Learn more about suicide and suicide prevention. This page offers both general information and findings in support of #BeThe1To’s five steps for action found in the message toolkit.
If you’re concerned about yourself or someone else, please call the Lifeline at 1-800-273-8255. We’re available 24/7, and we’re free and completely confidential.
The five action steps in our message kit for communicating with someone who may be suicidal are supported by evidence in the field of suicide prevention.
Studies show that asking at-risk individuals if they are suicidal does not increase suicides or suicidal thoughts. In fact, studies suggest the opposite: findings suggest acknowledging and talking about suicide may in fact reduce rather than increase suicidal ideation.
Impact of Applied Suicide Intervention Skills Training on the National Suicide Prevention Lifeline found that individuals that called the National Suicide Prevention Lifeline were significantly more likely to feel less depressed, less suicidal, less overwhelmed, and more hopeful by the end of calls handled by Applied Suicide Intervention Skills Training-trained counselors. These improvements were linked to ASIST-related counselor interventions, including listening without judgment, exploring reasons for living and creating a network of support.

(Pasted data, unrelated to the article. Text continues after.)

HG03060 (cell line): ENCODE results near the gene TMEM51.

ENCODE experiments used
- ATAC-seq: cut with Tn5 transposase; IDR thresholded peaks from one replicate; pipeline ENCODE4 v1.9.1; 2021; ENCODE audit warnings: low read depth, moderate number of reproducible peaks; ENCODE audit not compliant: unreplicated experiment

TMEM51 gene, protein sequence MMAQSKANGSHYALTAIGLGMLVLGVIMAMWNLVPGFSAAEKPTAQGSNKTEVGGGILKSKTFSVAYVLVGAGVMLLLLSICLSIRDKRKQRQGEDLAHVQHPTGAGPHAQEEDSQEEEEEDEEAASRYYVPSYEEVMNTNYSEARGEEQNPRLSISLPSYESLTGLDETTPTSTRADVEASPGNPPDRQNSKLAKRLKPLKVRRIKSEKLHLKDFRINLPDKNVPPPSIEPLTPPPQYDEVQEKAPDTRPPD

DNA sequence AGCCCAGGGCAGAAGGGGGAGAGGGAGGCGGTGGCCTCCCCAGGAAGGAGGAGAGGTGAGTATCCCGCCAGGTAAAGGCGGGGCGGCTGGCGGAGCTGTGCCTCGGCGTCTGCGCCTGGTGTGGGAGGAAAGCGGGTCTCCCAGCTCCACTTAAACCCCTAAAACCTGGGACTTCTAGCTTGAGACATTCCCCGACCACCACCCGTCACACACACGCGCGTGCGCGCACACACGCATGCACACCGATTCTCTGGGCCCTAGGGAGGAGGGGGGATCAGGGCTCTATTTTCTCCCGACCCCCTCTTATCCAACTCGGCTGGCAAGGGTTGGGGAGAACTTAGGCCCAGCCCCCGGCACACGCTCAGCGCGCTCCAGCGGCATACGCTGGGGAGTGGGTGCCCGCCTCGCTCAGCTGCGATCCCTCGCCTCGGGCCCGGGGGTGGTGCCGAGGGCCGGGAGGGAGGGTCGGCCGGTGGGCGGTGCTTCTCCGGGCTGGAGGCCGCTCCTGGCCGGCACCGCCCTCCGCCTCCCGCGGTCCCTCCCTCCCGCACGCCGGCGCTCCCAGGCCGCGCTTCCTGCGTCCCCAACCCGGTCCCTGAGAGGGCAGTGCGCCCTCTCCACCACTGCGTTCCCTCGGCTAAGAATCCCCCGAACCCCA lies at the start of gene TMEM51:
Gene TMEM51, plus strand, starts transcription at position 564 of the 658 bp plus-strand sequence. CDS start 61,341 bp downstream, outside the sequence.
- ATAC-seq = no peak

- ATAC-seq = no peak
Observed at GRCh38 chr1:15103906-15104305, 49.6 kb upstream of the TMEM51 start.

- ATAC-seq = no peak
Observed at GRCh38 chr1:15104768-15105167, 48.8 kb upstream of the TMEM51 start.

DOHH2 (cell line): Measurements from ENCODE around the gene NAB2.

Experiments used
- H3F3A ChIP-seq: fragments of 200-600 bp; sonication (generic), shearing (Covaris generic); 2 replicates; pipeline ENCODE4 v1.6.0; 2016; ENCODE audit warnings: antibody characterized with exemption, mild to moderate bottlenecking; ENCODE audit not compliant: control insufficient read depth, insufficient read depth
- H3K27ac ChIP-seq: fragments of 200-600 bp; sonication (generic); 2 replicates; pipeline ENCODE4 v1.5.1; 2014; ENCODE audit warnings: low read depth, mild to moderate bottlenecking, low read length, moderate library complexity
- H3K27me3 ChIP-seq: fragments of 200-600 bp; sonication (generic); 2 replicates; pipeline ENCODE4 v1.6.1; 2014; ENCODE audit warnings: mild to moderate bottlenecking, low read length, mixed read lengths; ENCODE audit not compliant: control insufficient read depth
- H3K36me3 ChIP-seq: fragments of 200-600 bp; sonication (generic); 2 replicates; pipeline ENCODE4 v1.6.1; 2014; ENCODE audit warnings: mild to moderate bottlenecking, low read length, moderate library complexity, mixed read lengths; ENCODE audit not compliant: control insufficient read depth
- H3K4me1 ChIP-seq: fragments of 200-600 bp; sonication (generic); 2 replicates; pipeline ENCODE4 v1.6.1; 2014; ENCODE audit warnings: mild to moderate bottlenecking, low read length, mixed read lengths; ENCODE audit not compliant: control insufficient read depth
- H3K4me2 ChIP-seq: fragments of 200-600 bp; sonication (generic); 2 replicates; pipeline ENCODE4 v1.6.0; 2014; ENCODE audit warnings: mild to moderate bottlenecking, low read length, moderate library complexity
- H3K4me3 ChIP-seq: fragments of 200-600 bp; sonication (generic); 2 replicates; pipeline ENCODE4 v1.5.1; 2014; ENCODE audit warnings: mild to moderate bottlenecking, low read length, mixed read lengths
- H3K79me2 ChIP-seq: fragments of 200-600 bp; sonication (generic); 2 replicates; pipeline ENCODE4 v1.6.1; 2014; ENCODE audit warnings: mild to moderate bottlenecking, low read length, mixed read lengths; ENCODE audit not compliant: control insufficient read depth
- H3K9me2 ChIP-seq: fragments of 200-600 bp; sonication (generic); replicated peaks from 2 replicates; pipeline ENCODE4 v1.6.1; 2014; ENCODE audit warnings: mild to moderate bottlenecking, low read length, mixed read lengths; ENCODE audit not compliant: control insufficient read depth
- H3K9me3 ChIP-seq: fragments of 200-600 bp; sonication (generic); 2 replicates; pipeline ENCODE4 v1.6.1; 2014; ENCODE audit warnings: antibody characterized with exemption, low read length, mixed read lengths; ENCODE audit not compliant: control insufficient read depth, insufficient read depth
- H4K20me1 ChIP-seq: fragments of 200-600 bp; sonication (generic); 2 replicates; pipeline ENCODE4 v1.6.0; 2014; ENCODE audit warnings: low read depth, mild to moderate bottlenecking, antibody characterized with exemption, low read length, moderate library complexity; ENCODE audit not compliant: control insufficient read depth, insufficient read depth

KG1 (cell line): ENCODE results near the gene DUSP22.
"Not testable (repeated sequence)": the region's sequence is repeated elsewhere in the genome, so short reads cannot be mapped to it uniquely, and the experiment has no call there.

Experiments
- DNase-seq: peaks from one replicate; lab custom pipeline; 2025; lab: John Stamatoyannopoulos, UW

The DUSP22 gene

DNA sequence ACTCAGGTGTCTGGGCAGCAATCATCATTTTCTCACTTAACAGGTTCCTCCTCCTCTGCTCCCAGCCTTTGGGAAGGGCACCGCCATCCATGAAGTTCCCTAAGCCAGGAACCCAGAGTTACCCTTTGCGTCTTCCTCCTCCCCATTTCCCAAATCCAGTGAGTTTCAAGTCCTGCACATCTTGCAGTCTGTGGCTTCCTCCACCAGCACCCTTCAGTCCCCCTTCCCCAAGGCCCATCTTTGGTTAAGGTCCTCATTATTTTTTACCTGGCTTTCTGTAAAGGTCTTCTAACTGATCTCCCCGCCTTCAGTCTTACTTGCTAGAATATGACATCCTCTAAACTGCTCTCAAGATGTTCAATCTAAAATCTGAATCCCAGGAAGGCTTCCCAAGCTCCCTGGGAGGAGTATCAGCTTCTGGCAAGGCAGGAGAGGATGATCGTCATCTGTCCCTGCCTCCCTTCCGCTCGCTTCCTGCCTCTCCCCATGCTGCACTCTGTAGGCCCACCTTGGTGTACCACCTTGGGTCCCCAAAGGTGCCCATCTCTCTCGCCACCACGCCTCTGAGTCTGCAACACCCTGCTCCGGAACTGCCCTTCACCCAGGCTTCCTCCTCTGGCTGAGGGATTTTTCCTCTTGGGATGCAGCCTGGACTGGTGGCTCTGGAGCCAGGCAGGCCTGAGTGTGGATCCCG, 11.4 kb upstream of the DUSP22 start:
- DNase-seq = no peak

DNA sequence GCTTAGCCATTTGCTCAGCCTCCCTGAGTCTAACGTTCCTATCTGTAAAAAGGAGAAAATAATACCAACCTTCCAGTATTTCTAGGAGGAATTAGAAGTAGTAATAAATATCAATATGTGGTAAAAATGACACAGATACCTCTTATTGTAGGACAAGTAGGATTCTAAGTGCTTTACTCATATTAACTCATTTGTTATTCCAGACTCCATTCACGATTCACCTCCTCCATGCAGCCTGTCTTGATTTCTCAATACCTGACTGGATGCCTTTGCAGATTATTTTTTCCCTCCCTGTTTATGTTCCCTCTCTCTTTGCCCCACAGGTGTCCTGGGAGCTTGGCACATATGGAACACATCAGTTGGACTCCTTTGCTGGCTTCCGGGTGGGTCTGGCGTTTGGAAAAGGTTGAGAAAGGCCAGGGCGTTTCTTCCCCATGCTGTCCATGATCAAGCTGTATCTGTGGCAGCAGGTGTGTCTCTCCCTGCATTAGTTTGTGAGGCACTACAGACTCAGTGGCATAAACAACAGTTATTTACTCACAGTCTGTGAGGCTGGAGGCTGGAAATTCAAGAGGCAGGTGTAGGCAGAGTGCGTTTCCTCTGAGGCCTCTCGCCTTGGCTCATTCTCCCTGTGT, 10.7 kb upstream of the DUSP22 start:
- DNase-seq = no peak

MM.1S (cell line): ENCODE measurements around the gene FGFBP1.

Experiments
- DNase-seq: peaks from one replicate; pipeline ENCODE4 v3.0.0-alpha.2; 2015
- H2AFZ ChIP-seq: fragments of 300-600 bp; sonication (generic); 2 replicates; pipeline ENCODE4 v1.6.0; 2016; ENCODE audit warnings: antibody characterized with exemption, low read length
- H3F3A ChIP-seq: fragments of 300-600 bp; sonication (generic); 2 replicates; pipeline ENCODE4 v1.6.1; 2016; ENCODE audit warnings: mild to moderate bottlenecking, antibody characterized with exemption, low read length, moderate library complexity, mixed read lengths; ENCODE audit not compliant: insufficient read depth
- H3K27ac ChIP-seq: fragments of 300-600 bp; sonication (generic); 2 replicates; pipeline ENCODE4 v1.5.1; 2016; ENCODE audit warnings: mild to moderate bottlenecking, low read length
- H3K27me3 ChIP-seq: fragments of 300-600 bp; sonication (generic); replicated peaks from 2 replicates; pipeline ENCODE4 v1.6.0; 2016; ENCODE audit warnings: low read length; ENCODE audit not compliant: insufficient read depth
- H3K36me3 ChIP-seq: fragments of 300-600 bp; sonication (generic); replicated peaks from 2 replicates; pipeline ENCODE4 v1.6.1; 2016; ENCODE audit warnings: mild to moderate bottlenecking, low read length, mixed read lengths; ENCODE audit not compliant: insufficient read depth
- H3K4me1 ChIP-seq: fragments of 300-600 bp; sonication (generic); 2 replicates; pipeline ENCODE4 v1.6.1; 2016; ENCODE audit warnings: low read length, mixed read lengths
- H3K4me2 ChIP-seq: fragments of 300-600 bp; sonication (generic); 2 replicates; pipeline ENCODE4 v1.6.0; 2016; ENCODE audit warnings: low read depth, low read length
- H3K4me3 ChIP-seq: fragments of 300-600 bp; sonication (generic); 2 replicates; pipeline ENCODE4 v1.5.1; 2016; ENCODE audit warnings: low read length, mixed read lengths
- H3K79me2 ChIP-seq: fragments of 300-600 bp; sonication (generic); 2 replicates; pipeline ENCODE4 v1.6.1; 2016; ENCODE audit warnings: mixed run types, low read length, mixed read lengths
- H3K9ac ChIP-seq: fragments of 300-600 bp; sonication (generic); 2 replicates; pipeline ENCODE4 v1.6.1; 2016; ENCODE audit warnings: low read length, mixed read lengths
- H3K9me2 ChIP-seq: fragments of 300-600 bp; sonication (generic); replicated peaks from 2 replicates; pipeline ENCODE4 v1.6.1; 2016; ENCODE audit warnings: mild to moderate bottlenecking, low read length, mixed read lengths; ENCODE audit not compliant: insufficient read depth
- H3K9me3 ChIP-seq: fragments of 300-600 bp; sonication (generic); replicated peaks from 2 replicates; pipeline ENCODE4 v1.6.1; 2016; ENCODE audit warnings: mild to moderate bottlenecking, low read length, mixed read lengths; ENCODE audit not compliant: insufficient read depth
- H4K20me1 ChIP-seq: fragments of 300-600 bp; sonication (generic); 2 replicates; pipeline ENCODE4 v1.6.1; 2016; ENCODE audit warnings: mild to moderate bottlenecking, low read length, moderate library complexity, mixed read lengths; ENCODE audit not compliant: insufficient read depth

The Harvard T.H. Chan School of Public Health notes that reducing a suicidal person’s access to highly lethal means is an important part of suicide prevention. A number of studies have indicated that when lethal means are made less available or less deadly, suicide rates by that method decline, and frequently suicide rates overall decline.
Studies have shown a reduction in the number of deaths by suicide when following up was involved with high risk populations after they were discharge from acute care services. Studies have also shown that brief, low cost intervention and supportive, ongoing contact may be an important part of suicide prevention.